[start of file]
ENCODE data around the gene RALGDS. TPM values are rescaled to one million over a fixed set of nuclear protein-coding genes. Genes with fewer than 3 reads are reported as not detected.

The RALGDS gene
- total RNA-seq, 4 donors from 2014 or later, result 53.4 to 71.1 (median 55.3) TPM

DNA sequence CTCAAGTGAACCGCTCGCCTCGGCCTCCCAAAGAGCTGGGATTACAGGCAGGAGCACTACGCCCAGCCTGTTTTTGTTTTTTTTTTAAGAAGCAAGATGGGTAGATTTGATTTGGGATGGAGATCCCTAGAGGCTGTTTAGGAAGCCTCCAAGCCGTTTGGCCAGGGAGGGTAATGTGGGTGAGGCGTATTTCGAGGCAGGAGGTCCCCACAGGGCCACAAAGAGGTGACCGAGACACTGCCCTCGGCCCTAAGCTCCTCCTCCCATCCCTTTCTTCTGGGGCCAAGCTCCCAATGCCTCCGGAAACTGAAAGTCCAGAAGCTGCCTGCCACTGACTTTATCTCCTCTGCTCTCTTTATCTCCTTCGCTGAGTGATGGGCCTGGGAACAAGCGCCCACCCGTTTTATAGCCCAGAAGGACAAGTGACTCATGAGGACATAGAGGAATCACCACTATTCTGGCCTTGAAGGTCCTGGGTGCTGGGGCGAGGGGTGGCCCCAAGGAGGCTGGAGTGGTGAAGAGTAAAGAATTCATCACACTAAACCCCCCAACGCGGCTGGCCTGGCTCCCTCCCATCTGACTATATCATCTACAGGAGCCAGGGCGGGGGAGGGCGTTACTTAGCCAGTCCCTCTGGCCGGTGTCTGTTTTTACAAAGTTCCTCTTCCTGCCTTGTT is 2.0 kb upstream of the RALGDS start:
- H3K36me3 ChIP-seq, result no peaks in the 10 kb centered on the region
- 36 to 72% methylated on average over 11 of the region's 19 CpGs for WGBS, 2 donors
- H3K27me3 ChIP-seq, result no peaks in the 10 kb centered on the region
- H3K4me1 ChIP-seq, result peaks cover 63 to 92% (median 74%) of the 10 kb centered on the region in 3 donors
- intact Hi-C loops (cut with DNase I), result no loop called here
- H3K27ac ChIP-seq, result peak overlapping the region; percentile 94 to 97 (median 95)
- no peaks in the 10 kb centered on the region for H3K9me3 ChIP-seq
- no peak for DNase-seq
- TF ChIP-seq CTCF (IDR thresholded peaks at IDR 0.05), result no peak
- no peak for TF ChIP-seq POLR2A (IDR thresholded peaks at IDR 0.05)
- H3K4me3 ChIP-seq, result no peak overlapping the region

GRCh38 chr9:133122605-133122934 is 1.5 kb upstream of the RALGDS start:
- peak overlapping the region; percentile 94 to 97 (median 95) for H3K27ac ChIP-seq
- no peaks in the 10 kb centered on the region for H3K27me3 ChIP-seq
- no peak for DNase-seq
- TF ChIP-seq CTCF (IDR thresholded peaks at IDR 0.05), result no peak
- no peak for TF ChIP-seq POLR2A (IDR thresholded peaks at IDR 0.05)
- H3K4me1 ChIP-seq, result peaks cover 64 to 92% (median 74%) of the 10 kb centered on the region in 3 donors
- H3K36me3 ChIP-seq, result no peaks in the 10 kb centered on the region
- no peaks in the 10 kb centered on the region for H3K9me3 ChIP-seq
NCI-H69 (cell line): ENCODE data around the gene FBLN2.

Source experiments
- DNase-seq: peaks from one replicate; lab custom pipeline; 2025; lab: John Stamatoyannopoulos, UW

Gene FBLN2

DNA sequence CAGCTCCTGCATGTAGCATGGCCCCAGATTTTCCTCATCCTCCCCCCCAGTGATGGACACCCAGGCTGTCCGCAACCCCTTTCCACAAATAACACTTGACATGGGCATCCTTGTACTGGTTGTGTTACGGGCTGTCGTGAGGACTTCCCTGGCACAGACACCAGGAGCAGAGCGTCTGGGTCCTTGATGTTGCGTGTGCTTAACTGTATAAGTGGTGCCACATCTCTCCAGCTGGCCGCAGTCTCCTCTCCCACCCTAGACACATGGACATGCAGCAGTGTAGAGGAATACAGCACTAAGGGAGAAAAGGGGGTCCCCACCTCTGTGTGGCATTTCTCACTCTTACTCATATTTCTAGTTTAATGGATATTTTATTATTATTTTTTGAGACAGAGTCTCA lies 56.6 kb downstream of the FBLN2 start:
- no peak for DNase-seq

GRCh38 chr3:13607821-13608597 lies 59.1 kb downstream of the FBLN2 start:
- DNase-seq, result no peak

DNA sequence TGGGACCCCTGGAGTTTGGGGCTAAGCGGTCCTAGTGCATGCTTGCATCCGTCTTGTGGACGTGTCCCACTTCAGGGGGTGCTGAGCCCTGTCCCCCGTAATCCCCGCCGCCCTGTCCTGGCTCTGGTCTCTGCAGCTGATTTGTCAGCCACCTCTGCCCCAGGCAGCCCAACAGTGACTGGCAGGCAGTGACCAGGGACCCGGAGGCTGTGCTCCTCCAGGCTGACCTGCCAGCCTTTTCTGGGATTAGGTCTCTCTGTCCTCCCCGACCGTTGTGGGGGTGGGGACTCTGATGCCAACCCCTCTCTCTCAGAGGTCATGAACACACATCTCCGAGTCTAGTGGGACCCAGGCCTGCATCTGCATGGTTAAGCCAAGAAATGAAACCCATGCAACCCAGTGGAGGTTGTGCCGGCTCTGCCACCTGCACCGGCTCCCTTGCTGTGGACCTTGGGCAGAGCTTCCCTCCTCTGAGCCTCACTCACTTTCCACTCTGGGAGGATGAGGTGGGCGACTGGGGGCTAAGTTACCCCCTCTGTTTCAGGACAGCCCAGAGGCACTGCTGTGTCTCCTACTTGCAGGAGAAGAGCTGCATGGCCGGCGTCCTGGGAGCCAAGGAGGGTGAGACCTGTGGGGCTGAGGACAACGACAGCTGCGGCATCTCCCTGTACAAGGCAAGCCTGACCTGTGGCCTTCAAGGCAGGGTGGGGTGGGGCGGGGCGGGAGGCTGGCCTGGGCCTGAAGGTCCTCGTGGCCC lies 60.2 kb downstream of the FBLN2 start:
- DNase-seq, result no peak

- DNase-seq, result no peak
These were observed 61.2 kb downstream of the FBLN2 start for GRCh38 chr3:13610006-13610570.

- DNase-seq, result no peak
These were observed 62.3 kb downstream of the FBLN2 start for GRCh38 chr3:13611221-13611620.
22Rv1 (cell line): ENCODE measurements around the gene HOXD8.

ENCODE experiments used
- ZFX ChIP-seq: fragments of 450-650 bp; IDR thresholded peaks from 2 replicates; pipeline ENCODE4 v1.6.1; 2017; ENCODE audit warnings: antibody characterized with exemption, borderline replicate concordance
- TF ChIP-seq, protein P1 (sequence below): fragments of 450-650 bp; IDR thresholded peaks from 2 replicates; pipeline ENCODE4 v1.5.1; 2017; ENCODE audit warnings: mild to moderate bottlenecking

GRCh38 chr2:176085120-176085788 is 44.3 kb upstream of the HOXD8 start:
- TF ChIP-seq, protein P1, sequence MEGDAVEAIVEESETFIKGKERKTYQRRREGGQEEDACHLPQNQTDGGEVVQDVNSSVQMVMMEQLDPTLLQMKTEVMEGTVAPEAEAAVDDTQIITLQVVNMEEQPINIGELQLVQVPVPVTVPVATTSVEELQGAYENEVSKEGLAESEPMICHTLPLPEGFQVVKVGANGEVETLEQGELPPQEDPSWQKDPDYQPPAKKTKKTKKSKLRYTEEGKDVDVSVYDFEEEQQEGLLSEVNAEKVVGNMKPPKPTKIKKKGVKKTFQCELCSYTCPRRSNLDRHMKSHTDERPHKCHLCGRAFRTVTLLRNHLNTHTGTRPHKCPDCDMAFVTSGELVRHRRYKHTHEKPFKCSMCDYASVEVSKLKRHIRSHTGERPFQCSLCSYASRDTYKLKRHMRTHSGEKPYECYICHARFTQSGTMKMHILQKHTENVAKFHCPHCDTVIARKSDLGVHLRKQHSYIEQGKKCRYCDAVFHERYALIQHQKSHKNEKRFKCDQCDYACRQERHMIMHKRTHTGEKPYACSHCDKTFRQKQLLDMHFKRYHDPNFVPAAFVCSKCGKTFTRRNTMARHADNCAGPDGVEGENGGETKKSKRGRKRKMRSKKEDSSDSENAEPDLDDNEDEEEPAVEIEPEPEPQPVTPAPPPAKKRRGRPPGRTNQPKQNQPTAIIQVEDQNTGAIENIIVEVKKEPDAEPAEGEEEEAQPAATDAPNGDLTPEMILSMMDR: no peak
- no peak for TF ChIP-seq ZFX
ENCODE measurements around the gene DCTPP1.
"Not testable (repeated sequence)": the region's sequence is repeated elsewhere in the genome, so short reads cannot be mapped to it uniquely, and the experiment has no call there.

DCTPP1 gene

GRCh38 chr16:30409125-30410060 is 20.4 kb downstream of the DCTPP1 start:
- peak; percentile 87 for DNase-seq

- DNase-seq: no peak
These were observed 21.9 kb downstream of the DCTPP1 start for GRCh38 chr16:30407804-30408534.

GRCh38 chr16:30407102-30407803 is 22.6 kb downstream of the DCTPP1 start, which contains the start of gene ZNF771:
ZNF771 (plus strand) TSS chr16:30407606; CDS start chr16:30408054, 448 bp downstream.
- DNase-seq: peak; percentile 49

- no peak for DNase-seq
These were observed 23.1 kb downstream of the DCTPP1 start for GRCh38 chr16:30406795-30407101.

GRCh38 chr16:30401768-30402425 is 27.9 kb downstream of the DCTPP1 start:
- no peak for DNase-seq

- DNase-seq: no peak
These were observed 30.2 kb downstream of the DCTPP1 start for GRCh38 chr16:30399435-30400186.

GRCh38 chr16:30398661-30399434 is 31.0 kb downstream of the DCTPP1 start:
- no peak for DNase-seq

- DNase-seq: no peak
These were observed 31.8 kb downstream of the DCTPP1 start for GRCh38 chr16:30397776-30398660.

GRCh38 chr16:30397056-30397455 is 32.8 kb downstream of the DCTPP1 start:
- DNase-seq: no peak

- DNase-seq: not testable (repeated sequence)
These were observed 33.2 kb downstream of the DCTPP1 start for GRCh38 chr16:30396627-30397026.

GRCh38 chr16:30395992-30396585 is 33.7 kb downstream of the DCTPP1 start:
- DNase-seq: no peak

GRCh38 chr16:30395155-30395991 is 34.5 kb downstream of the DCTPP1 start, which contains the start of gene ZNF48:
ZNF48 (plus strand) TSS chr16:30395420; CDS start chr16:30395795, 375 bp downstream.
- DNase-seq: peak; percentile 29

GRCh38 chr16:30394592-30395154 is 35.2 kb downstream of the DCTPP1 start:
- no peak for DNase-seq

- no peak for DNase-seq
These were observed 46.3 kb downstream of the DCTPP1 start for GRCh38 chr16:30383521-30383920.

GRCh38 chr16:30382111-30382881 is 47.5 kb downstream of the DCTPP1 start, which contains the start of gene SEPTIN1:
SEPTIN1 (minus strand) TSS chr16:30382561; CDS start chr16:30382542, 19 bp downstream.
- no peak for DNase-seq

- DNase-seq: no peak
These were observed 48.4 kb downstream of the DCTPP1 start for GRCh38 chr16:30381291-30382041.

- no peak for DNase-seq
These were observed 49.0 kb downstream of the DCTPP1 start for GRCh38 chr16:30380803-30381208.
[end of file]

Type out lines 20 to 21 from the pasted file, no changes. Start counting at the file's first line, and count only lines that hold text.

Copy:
- TF ChIP-seq CTCF (IDR thresholded peaks at IDR 0.05), result no peak
- no peak for TF ChIP-seq POLR2A (IDR thresholded peaks at IDR 0.05)